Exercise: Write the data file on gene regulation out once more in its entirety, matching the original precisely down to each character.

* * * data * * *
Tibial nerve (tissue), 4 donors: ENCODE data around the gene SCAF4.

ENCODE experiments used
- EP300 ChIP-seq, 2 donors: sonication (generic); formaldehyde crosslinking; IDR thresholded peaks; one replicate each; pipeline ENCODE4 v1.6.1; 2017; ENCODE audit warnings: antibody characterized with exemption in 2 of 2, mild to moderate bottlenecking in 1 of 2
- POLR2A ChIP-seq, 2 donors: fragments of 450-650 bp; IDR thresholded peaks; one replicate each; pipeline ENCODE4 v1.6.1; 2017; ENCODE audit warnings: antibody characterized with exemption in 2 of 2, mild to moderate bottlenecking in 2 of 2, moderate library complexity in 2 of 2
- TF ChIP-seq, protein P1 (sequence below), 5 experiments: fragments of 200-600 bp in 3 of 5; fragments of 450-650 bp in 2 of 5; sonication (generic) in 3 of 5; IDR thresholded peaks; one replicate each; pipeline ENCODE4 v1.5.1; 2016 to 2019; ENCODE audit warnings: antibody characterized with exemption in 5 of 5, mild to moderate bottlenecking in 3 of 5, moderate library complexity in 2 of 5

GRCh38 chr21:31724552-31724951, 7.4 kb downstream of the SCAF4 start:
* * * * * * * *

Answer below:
Tibial nerve (tissue), 4 donors: ENCODE data around the gene SCAF4.

ENCODE experiments used
- EP300 ChIP-seq, 2 donors: sonication (generic); formaldehyde crosslinking; IDR thresholded peaks; one replicate each; pipeline ENCODE4 v1.6.1; 2017; ENCODE audit warnings: antibody characterized with exemption in 2 of 2, mild to moderate bottlenecking in 1 of 2
- POLR2A ChIP-seq, 2 donors: fragments of 450-650 bp; IDR thresholded peaks; one replicate each; pipeline ENCODE4 v1.6.1; 2017; ENCODE audit warnings: antibody characterized with exemption in 2 of 2, mild to moderate bottlenecking in 2 of 2, moderate library complexity in 2 of 2
- TF ChIP-seq, protein P1 (sequence below), 5 experiments: fragments of 200-600 bp in 3 of 5; fragments of 450-650 bp in 2 of 5; sonication (generic) in 3 of 5; IDR thresholded peaks; one replicate each; pipeline ENCODE4 v1.5.1; 2016 to 2019; ENCODE audit warnings: antibody characterized with exemption in 5 of 5, mild to moderate bottlenecking in 3 of 5, moderate library complexity in 2 of 5

GRCh38 chr21:31724552-31724951, 7.4 kb downstream of the SCAF4 start: